So to preach, or not to preach? I dont know, but either way I'll still make annoying Facebook statuses ;)

Tuesday, November 10, 2009

If Hell isnt eternal, how can Heaven be?

Once again, I got into the subject of universal salvation, this time over on the Faith Freaks forum. One of the objections was a popular one that, up until recently, I didn't feel very good at answering; hence I didn't really write a blog strictly pertaining to it until now (whether I am any good at explaining it now, you can be the judge). The objection was,

"If Hell isn't eternal, how can Heaven be eternal?"

This line of thinking comes from verses like Matthew 25:46, which reads,
"And these will go away into eternal punishment, but the righteous into eternal life."

And at face value, this verse seems to denote that the coming punishment (Hell) is literally eternal in duration, as well as the coming life (Heaven). But I believe the truth of the matter lies within a Greek word I have talked about long ago on here, which is the word aionios. It is the word in Matthew 25:46 (as well in many verses) that is often translated as "eternal". However, it is not always translated so. In fact, some scholars would argue that it should never be translated as forever or eternal, except perhaps in the case of God. This is because aionios is an adjective, which derives its character from the subject to which it refers. In other words, its time duration is defined by the subject it's attached to.


To clarify further, aionios is kind of like our English word "tall". If I use "tall" in a sentence like,
"There was a tall man at the park, and he even had a tall dog! What a coincidence?" and I say that I think the man was around 6'7", you're probably not going to think that the dog was also 6'7"! That's because the word "tall" in itself has no set height, its only a general term for describing height. What its actual height may be is completely relative to the subject in question. So the dog could have been less than half of the mans height, but still be considered tall for a dog. Such is the same with aionios, except in regards to time. (note: as I'm sure you know, several other English words function this way as well. Such as "big", "great", "long" and "thin")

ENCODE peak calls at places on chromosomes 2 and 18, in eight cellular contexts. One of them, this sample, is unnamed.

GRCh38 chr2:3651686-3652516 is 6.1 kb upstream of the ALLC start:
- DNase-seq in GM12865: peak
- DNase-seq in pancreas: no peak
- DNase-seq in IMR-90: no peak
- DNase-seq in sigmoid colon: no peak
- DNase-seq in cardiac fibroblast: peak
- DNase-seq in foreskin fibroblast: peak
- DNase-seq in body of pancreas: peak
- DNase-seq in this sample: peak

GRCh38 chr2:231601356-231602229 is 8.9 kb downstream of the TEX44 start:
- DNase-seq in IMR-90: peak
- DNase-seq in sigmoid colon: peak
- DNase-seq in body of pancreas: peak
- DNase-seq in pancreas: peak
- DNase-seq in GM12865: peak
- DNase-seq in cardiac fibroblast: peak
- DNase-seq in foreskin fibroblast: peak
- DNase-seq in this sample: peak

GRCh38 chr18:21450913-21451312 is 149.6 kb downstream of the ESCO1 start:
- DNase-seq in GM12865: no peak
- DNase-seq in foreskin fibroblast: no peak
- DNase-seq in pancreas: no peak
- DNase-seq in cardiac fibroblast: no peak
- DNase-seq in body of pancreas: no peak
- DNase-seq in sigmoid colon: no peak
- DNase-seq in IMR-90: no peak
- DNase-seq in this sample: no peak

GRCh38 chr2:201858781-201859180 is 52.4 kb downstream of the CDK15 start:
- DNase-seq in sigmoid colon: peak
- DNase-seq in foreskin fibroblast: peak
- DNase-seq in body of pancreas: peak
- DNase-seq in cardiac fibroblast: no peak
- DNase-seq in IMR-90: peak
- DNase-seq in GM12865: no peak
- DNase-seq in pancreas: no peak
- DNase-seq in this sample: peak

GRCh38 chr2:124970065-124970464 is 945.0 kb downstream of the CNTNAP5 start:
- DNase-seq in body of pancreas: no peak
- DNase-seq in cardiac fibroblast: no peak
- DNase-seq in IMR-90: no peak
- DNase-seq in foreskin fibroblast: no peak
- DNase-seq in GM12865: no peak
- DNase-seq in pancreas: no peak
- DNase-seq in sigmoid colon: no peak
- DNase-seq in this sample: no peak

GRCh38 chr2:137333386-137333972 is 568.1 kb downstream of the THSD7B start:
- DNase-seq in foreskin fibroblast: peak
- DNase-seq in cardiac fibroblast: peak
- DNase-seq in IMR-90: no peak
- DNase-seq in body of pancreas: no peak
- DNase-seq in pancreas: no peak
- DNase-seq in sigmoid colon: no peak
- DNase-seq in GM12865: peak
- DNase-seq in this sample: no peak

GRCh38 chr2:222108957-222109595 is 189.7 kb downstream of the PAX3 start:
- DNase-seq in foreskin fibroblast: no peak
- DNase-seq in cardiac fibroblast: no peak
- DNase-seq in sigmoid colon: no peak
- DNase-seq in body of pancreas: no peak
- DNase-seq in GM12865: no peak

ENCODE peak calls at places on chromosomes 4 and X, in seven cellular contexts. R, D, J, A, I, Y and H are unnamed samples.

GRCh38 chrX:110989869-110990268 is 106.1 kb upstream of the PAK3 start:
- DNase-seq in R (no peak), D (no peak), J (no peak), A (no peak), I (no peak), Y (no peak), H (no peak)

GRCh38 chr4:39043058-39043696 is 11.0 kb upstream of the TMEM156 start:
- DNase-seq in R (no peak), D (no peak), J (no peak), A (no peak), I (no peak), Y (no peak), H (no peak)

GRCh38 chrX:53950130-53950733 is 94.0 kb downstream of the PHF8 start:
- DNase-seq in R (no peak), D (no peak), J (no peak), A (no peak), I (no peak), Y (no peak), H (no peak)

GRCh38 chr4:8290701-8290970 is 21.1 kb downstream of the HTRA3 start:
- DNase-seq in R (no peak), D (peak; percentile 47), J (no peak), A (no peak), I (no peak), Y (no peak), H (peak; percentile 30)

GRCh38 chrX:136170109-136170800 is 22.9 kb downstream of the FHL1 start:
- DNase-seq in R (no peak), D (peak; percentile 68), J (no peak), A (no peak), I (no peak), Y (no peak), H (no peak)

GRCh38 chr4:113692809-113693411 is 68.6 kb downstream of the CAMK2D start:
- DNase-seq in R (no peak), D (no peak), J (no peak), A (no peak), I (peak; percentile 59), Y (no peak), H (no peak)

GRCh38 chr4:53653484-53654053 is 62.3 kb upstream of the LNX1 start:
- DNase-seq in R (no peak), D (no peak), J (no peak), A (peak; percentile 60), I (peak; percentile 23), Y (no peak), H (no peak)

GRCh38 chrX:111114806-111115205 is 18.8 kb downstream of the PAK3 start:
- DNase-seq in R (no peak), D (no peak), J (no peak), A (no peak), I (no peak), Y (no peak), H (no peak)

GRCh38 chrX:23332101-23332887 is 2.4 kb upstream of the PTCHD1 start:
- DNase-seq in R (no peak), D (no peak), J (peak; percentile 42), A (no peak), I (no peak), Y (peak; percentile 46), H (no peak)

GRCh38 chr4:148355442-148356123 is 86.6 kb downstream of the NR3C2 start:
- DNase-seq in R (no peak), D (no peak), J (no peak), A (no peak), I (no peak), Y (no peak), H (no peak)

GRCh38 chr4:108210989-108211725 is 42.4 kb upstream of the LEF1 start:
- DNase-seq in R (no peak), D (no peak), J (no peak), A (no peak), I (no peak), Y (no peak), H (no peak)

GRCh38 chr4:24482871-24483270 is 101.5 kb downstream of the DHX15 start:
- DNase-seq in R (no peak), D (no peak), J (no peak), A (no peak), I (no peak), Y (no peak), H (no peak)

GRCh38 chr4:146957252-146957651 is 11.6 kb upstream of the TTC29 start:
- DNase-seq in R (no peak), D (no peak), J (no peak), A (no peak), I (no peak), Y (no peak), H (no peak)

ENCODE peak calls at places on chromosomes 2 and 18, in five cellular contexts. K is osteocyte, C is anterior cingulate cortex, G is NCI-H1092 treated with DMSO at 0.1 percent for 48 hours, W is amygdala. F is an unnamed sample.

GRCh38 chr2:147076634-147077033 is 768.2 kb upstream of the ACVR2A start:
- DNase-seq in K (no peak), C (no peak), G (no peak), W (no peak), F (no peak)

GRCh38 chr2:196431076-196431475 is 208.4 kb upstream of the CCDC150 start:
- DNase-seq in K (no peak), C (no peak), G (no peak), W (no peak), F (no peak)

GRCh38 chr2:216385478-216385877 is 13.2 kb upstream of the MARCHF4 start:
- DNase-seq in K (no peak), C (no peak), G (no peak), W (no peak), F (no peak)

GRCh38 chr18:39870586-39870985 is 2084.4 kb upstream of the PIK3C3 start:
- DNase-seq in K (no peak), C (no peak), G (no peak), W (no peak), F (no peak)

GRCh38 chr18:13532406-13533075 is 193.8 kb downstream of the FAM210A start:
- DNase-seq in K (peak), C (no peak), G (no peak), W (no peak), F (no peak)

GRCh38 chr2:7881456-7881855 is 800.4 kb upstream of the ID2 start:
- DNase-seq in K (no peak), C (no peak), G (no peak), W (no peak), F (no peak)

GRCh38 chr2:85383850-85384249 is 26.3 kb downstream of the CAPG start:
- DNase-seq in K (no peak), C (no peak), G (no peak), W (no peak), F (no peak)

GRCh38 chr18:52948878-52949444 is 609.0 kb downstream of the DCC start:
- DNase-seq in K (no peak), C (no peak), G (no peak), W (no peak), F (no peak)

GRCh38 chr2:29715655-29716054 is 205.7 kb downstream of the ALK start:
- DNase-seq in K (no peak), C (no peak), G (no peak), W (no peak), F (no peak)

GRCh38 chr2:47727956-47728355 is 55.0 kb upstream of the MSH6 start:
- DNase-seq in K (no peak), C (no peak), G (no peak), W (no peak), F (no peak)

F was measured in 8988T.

This dismantles the common objection that aionios must be rendered as eternal, even if used multiple times in the same sentence. There are several Biblical examples in which this is obvious, one such is Romans 16:25-26,
"Now to him who is able to strengthen you according to my gospel and the preaching of Jesus Christ, according to the revelation of the mystery that was kept secret for long [aionios]
but has now been disclosed and through the prophetic writings has been made known to all nations, according to the command of the [aionios] God"

The first aionios obviously does not mean eternal and it appears most Bible translations recognize that (because it makes no sense to say a mystery was kept secret for eternity, but then say it "has now been disclosed". That butchers the meaning of eternity, which is "without end"). However, the second use of aionios is rendered eternal because we understand God to be literally eternal or without end. Gods eternal property is not changed simply because the same word earlier in the sentence does not mean eternal. And I would argue that in the same way, the eternal property of "eternal life" in verses like Mat. 25:46, is not changed by the fact that "eternal punishment" is not literally without end.

Now you may object, and ask as to why I think aionios in the case of life literally means eternal, where as punishment I believe it is only temporary? And I suppose there are several reasons why I think this, many of which I talk about on my blogs here. However, without writing another blogs worth of information, I would simply like to point to how scripture defines the coming punishment. As you may recall, the original punishment decreed by God for sin was "death" (Gen. 2:17). In the new testament, Paul echos this by saying the wages of sin is "death" (Ro. 6:23). And the lake of fire in scripture is called the "second death"(Rev. 21:8). So "death", whatever that entails, is the punishment for sin, the aionion punishment talked about in places such as Matt 25:46. Yet this punishment of "death" (both first, second, third, whatever) cannot possibly be eternal, because we are told in 1 cortinthians 15:26 that "the last enemy to be destroyed is death"

So if a time comes when death is destroyed (both in the physical sense and the spiritual separation sense) what is logically left to partake in? Life! Not just a physical life, but also a spiritual life. This conclusion fits nicely within context because in the following verse it talks of God subjecting all things to Himself, and ends with verse 28 which states that God will be "all in all". And in order for God to be all in all that is subjected to him, the period of punishment and separation must come to an end at some point in the future.

I'm certainly no Greek scholar, as I've said before. and I'm sure there are much wiser people that will disagree. But hopefully this sheds some light of understanding for you, on texts that seem to speak of "eternal" punishment.